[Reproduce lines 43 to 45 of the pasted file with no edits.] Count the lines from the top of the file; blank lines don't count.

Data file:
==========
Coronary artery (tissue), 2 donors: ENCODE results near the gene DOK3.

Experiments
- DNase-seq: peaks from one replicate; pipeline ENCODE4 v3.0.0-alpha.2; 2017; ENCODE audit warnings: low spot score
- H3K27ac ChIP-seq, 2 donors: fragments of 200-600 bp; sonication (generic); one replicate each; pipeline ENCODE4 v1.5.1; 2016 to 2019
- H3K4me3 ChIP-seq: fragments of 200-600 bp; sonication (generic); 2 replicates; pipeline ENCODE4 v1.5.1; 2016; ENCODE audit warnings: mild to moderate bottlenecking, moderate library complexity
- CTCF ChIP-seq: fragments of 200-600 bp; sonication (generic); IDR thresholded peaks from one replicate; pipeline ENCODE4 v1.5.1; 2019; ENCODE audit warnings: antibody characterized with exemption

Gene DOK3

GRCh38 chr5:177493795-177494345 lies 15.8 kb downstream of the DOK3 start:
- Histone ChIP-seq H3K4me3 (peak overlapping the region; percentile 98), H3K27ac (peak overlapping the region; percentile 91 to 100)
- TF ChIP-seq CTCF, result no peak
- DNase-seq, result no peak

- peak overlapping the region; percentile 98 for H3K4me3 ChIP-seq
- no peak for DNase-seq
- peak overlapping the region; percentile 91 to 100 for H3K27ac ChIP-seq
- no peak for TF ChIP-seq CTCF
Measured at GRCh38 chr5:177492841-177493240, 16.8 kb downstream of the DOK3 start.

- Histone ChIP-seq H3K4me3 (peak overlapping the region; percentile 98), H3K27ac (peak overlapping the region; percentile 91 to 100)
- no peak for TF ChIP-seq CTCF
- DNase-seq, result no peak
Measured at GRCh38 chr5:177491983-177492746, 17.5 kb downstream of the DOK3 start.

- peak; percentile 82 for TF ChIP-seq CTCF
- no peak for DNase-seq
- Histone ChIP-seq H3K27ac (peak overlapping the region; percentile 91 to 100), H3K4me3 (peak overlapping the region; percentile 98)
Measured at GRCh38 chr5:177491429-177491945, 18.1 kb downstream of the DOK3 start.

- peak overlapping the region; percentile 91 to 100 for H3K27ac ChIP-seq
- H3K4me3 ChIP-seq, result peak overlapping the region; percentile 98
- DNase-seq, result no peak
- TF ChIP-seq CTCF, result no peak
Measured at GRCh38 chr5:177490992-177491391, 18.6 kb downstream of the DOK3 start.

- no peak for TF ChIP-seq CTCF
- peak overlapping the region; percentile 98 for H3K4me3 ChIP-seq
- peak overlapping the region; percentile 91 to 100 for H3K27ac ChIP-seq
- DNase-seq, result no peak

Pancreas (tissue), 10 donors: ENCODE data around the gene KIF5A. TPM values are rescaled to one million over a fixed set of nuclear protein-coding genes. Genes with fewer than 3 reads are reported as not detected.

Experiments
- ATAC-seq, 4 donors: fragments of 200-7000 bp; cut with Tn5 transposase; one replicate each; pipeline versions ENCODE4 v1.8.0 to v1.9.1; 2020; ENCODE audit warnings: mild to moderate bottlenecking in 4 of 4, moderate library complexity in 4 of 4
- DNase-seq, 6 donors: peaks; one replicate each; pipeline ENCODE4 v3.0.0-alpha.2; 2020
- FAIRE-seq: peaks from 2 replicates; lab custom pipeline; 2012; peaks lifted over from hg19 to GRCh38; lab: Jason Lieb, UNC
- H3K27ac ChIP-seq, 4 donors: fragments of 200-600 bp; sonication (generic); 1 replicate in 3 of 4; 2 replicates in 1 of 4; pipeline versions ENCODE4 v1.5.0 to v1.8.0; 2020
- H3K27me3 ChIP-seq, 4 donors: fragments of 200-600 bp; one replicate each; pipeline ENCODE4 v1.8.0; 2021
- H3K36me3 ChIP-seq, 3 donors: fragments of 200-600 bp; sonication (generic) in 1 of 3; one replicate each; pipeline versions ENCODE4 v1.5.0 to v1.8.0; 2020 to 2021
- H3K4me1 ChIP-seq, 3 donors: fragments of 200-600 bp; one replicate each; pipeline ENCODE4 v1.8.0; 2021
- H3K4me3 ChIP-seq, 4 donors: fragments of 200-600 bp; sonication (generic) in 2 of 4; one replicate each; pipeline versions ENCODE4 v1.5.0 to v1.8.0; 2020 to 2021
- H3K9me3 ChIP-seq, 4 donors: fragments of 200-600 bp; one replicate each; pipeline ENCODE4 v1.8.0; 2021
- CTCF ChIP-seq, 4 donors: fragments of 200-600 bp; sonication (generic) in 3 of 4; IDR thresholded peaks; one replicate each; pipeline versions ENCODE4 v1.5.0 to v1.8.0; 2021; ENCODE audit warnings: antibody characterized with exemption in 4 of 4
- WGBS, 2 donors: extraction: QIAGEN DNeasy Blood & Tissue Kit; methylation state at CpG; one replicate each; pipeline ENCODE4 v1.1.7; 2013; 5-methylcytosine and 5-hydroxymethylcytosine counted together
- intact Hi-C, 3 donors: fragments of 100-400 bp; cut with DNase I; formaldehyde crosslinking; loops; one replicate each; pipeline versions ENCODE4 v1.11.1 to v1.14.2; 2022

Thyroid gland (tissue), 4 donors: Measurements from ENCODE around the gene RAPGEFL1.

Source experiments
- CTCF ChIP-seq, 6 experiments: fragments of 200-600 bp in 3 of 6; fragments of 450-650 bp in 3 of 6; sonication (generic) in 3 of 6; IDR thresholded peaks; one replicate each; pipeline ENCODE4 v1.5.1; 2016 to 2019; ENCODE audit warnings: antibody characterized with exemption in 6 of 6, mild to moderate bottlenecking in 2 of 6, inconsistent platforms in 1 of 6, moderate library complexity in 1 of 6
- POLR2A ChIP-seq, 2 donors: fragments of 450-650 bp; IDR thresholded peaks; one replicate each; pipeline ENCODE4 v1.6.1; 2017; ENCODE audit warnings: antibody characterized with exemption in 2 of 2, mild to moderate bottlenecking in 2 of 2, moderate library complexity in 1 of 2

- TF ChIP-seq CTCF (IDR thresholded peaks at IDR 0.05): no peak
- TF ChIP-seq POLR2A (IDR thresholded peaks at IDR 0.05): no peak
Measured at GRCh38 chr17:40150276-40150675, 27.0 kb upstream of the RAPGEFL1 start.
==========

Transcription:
- H3K4me3 ChIP-seq, 4 donors: fragments of 200-600 bp; sonication (generic) in 2 of 4; one replicate each; pipeline versions ENCODE4 v1.5.0 to v1.8.0; 2020 to 2021
- H3K9me3 ChIP-seq, 4 donors: fragments of 200-600 bp; one replicate each; pipeline ENCODE4 v1.8.0; 2021
- CTCF ChIP-seq, 4 donors: fragments of 200-600 bp; sonication (generic) in 3 of 4; IDR thresholded peaks; one replicate each; pipeline versions ENCODE4 v1.5.0 to v1.8.0; 2021; ENCODE audit warnings: antibody characterized with exemption in 4 of 4